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Israeli spyware vendor Candiru, which was added to an economic blocklist by the U.S. government this month, is said to have reportedly waged “watering hole” attacks against high-profile entities in the U.K. and the Middle East, new findings reveal.

“The victimized websites belong to media outlets in the U.K., Yemen, and Saudi Arabia, as well as to Hezbollah; to government institutions in Iran (Ministry of Foreign Affairs), Syria (including the Ministry of Electricity), and Yemen (including the Ministries of Interior and Finance); to internet service providers in Yemen and Syria; and to aerospace/military technology companies in Italy and South Africa,” ESET said in a new report. “The attackers also created a website mimicking a medical trade fair in Germany.”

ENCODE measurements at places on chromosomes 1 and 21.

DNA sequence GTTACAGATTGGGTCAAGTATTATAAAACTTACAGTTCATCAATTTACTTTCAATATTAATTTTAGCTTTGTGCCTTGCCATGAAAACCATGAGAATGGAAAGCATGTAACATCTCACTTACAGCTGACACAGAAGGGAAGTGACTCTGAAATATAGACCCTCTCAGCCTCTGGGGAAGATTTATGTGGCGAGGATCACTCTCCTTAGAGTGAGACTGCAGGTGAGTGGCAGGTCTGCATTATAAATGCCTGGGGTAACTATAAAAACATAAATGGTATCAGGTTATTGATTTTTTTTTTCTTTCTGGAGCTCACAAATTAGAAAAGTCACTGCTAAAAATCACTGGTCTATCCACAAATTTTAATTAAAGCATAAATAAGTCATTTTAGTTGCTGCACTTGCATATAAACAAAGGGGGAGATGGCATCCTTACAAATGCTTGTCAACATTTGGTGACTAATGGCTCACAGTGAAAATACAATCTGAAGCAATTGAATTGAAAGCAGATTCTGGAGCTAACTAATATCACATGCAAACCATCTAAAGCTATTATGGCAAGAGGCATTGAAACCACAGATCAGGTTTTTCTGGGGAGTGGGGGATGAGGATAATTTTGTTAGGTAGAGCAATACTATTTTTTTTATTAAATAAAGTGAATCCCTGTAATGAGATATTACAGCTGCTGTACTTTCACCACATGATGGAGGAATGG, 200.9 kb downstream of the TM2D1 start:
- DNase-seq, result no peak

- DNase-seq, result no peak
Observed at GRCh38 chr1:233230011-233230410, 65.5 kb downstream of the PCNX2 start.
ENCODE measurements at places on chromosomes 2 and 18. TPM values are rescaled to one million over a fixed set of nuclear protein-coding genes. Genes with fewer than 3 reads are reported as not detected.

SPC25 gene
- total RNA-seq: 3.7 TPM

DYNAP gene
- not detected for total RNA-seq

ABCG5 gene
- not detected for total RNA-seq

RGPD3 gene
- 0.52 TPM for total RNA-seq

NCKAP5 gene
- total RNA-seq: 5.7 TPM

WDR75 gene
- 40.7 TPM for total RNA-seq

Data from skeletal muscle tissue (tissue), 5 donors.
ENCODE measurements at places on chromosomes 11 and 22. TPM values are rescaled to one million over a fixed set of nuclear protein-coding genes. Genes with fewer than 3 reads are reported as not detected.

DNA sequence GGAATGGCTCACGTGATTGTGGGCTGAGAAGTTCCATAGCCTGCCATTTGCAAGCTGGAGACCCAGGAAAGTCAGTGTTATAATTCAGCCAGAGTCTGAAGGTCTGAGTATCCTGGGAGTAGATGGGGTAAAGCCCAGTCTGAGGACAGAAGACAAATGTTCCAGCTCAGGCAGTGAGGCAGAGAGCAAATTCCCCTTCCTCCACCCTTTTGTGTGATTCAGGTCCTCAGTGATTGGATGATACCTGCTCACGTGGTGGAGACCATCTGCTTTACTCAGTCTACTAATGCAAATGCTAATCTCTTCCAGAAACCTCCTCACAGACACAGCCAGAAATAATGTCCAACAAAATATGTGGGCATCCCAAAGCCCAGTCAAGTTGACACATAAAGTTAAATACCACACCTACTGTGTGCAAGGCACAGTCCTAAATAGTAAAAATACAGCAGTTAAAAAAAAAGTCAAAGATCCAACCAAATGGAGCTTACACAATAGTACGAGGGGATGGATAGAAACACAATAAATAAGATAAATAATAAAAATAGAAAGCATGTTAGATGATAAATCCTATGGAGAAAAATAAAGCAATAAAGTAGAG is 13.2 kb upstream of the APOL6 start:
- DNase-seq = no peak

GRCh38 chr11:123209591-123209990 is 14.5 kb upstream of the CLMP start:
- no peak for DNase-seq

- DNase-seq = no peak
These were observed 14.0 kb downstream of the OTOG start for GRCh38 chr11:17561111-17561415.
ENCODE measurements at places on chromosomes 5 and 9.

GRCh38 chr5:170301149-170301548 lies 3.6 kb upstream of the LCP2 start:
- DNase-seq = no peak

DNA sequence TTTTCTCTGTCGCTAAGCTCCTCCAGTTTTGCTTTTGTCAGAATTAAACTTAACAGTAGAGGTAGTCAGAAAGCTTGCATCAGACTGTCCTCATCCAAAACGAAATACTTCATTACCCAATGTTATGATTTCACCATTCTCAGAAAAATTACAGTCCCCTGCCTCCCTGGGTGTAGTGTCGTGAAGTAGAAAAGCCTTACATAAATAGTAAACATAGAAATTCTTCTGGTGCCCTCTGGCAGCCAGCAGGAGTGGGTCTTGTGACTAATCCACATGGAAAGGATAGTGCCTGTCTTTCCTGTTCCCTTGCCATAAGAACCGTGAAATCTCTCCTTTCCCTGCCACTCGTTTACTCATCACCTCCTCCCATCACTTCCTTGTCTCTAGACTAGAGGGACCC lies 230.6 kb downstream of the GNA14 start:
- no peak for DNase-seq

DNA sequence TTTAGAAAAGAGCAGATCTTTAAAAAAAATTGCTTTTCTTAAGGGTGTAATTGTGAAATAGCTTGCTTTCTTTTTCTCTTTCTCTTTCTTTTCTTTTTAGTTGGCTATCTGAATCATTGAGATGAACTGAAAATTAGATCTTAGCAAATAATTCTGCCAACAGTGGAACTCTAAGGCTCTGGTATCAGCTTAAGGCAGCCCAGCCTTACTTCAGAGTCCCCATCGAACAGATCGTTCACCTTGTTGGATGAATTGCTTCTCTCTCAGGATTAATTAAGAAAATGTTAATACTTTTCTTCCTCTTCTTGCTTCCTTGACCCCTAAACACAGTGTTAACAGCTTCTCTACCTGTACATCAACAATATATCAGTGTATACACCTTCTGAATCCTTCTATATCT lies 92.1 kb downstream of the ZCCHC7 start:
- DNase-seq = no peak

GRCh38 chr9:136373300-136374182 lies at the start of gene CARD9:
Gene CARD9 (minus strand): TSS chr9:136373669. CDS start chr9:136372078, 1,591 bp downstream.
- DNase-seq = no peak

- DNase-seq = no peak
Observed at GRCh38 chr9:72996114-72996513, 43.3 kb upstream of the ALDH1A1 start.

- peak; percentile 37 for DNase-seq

The strategic web compromises are believed to have occurred in two waves, the first commencing as early as March 2020 before ending in August 2020, and the second string of attacks beginning in January 2021 and lasting until early August 2021, when the targeted websites were stripped clean off the malicious scripts.

Watering hole attacks are a form of highly targeted intrusions in that they tend to infect a specific group of end-users by backdooring websites that members of the group are known to frequent with the goal of opening a gateway into their machines for follow-on exploitation activities.

“The compromised websites are only used as a jumping-off point to reach the final targets,” the Slovak cybersecurity firm said, linking the second wave to a threat actor tracked by Kaspersky as Karkadann citing overlaps in the tactics, techniques, and procedures (TTPs). The Russian company described the group as targeting government bodies and news outlets in the Middle East since at least October 2020.

images from Hacker News